- Show that you’ve taken time to learn what the author intended to say (in case of a passage)
- Assess the author’s choice of tone and style
- Finally, state how the passage made you feel, and what you’ve taken from it
Almost all academic papers use the same structure, as it’s the easiest way to get your point across. This structure consists of an introduction, several body paragraphs (usually three), and a conclusion. To begin writing your paper, grab an essay outline sheet, and use it to structure what you are going to say.
What Reflective Writing Is Not
People tend to get these papers confused with other types of writing, such as argumentative or descriptive writing. While it’s important to give the reader context, description and argumentation are not essential elements of reflective writing. Other students tend to summarize what they’ve read, seen, or experienced, showing the reader that they’ve indeed ‘read the passage’, which is also not the right way to do it. A good paper includes barely any info from the text itself and more personal thoughts from the reader.
Theory And Practice
As we’ve already said, reflections are not a description or a summary. It is a tool for describing, analyzing, and evaluating, with the intention of assessing thoughts and experiences and developing new insights into the given subject. The outcome of a good reflective writing piece is that you assess your own knowledge of the subject, building upon what you already know. Hence, the true value of a reflective paper is gained through articulation or conveying complex thoughts and experiences into a clear piece of writing. Like taking an abstract theory, and giving it a clear real-life application.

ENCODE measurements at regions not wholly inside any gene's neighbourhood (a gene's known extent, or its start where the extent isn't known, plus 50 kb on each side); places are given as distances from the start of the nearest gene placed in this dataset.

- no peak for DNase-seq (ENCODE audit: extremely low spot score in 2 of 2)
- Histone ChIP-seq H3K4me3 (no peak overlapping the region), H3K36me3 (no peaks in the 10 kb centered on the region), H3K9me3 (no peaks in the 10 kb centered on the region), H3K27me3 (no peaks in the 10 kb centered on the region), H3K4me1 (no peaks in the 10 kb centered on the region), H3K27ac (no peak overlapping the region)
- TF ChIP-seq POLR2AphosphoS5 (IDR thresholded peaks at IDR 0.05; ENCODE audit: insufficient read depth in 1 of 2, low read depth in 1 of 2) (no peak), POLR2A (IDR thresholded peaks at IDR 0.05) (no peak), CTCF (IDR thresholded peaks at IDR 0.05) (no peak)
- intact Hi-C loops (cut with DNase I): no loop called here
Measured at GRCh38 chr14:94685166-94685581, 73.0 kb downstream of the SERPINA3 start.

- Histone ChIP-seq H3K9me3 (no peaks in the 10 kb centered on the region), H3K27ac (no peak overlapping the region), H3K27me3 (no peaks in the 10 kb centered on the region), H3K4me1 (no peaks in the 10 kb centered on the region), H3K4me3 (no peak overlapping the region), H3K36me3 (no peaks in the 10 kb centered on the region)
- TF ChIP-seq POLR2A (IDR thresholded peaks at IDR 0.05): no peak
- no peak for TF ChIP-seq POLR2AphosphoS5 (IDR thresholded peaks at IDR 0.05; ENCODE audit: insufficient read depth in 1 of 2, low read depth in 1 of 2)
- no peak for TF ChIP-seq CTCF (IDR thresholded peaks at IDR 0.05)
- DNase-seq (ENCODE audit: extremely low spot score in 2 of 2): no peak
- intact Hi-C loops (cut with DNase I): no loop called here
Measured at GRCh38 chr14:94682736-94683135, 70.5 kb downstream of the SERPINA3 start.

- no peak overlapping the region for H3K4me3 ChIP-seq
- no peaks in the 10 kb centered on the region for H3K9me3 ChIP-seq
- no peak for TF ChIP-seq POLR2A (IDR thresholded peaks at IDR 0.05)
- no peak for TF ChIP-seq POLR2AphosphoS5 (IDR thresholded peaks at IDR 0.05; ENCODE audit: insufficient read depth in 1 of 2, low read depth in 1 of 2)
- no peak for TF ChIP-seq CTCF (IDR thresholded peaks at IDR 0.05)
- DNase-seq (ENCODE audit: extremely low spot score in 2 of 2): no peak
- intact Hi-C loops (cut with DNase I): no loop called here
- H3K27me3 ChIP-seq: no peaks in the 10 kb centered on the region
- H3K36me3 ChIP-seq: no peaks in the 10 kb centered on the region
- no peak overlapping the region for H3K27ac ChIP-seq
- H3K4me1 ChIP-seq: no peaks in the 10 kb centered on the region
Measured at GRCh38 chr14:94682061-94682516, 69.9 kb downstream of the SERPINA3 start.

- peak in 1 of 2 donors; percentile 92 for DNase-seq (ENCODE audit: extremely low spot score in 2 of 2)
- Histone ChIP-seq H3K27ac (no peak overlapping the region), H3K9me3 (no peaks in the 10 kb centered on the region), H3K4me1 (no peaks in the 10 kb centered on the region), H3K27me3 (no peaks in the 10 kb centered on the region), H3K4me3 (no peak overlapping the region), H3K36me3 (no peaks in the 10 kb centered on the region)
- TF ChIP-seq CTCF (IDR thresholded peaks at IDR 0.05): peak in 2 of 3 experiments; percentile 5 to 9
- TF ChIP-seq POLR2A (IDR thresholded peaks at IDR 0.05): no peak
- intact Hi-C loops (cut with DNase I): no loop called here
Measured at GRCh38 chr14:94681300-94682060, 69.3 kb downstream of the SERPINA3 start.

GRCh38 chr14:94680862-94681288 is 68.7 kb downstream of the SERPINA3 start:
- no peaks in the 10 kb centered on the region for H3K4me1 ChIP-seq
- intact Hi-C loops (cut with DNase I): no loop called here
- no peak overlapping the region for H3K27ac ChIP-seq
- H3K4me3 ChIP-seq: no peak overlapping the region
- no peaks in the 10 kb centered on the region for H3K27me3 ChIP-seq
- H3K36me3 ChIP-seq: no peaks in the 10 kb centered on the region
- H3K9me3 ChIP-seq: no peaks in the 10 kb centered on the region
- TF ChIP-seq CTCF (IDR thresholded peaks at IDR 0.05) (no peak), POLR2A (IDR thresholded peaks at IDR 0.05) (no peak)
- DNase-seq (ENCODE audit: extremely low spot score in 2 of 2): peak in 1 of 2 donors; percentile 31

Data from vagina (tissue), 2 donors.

Sometimes when studying theory, it’s hard to see how it can be implemented in practice. That’s why you can often find such papers in professional work environments as they help with work-based learning.
We’ve all been to math class in school and asked ourselves “how am I going to implement this in my life?” Another helpful aspect of these papers is that they help you find the connection between theory and practice. So if you were to sit down and respond to the knowledge you’ve gained from your math classes in high school, chances are that you’d find applications of what you’ve already learned in real life.
Examples Of When You’d Already Written A Reflective Paper
There are many examples of such writing that you’ve definitely come across. This type of writing appears frequently in a professional environment, especially when it comes to analyzing the outcome of group work, or evaluating a boss or teacher. Here are some frequent examples of this kind of writing that you definitely had already done:
- Reviewing your professor at the end of the semester;
- Critiquing a piece of academic work;
- Reviewing your experience in a certain workplace;
- Penning a journal or a diary;
- Writing test essays on topics like, ‘How did you spend your summer vacation’
- Writing an admission essay for college, specifying why you chose this specific school;
- Assessing passages in written tests such as the TOEFL or SAT;